A federal ruling that all Canadians must have access to reliable, world-class mobile and residential Internet services prompted a Colwood resident to write a letter to Coun. Rob Martin regarding the potential for a municipal broadband network.
The Canadian Radio-Television and Telecommunications Commission announced in December that it was setting up a fund to ensure that by 2021, 90 per cent of Canadian homes and businesses should have access to minimum download speeds of 50 megabits per second (Mbps) and upload speeds of 10 Mbps.
James Gray, who wrote to Martin, noted the CRTC’s targets are currently “widely unavailable in rural, suburban and other underserved areas.”
The CRTC set up a $750-million fund to support projects in areas that don’t meet their targets. Any new projects that have financial support from government entities are given preference for funding, Gray noted.
“This means our community can build its own Internet infrastructure – or “community broadband” – with financial support from the government,” he wrote.
Colwood wouldn’t have to be the provider and would be able to sell access to the network to private companies and organizations.
“This is something that I think I would like to hear more from staff on,” Coun. Cynthia Day said.
“I think it does merit an opportunity to investigate. It could potentially bring large economic revenue for the city. It also could benefit the citizens by having a better network. I see no harm in investigating,” agreed Coun. Lilja Chong.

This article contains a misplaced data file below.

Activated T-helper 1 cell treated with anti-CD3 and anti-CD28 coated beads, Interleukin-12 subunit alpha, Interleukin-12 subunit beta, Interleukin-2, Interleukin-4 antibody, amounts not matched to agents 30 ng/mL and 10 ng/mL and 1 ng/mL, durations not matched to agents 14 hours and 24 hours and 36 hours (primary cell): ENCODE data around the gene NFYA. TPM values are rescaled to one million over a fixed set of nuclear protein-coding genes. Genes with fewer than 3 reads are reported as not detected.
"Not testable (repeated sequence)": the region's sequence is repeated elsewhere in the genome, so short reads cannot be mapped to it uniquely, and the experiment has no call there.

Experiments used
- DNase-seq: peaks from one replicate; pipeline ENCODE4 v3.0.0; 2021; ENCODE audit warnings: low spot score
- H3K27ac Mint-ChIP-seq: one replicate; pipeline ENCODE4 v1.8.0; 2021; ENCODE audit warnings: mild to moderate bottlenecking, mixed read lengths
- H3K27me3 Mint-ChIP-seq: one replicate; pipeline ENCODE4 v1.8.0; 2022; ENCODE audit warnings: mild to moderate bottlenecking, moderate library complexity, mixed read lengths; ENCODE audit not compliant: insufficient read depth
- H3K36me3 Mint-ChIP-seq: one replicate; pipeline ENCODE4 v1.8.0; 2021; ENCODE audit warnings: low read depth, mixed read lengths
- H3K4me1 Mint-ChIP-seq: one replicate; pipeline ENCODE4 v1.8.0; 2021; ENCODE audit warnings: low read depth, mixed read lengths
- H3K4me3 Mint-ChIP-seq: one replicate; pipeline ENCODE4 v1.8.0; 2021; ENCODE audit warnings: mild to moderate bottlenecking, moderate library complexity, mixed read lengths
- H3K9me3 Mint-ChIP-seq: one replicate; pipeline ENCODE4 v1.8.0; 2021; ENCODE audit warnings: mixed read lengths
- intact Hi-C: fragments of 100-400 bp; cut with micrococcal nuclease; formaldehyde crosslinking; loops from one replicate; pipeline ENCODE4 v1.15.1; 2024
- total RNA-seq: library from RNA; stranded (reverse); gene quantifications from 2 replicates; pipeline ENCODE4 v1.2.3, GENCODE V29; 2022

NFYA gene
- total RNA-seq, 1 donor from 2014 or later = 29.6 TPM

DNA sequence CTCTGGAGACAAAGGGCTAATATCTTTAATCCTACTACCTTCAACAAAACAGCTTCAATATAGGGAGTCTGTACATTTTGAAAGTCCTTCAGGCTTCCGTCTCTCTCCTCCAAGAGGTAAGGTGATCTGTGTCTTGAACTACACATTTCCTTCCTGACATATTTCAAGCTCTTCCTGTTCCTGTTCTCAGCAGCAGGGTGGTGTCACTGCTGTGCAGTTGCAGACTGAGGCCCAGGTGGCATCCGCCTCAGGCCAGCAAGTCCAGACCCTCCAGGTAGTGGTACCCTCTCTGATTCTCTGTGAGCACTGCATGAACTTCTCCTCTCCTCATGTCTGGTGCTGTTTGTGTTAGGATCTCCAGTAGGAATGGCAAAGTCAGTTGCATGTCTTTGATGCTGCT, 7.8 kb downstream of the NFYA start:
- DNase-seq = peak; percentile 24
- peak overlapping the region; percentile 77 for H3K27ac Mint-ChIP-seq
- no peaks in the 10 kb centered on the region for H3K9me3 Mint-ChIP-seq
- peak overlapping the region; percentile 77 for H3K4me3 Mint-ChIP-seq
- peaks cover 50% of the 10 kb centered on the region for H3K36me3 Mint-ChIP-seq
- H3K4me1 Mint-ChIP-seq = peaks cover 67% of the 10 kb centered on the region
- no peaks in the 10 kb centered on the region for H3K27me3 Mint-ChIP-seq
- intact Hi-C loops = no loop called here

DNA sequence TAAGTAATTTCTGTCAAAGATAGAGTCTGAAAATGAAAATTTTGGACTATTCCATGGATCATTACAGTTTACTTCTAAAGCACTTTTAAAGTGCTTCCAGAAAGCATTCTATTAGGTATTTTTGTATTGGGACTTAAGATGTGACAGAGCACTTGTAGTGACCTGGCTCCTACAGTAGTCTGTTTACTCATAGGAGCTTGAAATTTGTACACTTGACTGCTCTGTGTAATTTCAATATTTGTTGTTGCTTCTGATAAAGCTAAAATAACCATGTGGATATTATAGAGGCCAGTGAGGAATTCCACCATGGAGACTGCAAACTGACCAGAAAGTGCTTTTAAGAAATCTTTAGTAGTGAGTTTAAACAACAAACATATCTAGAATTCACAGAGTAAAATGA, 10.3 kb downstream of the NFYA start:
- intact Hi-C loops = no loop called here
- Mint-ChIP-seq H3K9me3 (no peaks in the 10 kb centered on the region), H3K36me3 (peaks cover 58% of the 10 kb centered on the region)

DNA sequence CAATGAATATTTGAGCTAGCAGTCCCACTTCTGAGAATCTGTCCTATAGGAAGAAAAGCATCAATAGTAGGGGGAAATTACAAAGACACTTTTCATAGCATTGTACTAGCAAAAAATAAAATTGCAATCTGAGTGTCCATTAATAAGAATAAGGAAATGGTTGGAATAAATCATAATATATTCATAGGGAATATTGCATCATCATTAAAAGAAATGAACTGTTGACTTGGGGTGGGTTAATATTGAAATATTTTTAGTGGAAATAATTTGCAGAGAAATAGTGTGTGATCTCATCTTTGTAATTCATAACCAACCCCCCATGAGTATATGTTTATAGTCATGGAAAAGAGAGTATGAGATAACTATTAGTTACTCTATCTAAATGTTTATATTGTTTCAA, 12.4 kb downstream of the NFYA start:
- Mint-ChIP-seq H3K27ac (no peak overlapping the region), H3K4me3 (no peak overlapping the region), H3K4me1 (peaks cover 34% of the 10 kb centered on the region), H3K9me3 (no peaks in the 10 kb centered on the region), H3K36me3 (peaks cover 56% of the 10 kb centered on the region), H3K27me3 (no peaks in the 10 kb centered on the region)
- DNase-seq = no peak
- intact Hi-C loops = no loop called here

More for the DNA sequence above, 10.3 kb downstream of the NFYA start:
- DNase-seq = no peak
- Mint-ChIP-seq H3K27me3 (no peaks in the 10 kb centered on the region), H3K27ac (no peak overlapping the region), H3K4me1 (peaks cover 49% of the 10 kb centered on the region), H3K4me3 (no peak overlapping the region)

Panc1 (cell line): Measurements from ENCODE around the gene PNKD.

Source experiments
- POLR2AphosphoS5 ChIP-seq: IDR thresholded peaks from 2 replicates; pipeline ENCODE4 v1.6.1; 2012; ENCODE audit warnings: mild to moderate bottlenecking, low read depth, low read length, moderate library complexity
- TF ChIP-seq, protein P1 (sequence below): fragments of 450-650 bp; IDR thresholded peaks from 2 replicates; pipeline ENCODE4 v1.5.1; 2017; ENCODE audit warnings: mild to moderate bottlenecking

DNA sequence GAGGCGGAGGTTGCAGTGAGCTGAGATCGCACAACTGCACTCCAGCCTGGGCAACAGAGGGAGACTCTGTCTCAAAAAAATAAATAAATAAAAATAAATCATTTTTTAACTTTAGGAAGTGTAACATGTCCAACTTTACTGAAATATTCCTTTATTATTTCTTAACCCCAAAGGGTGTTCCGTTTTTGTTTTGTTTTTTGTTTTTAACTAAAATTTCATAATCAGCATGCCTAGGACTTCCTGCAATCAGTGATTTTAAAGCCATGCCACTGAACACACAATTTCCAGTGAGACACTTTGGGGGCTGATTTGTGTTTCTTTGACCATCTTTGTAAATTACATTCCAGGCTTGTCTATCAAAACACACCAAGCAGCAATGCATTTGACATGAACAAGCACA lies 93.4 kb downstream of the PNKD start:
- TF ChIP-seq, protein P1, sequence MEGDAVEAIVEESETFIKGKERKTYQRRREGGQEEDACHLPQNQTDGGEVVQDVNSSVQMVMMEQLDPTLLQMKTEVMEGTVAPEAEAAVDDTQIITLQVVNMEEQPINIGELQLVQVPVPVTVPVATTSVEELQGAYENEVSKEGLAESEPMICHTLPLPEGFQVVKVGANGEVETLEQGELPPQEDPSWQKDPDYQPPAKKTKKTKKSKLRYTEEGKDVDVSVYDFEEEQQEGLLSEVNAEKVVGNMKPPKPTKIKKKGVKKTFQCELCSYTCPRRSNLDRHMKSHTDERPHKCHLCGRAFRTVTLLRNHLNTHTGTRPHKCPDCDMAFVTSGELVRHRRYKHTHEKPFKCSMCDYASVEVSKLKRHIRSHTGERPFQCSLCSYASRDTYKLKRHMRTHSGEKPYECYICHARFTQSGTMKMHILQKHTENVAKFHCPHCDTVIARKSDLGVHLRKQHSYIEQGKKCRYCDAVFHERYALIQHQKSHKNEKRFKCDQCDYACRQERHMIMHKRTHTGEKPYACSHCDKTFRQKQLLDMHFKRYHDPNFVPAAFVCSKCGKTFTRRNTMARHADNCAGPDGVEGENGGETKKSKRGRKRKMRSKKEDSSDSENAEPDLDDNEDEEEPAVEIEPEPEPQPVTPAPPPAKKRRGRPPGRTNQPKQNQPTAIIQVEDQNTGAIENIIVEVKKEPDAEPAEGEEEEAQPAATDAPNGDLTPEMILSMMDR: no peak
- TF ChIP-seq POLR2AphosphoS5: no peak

Coun. Jason Nault questioned whether Colwood would qualify for any funding help, noting that numerous private providers exist with high-speed Internet services.
Extrapolating funding from a similar municipal project in Olds, Alta., Nault estimated that it would cost $4,800 per home, assuming half of the funding was covered by a grant.
“You can buy a lot of internet time on Telus for $4,800,” he said, adding that Olds’s model does allow for cost recuperation through sales of services.
Coun. Gordie Logan wondered whether this should be a priority for staff with other items taking up much of their time.
Later, Day noted the high cost of Internet service on Vancouver Island and said that if there is a way for the municipality to partner with a third-party to provide a cheaper, more efficient service, that it should be explored.
Council voted to forward Gray’s letter to staff for further investigation.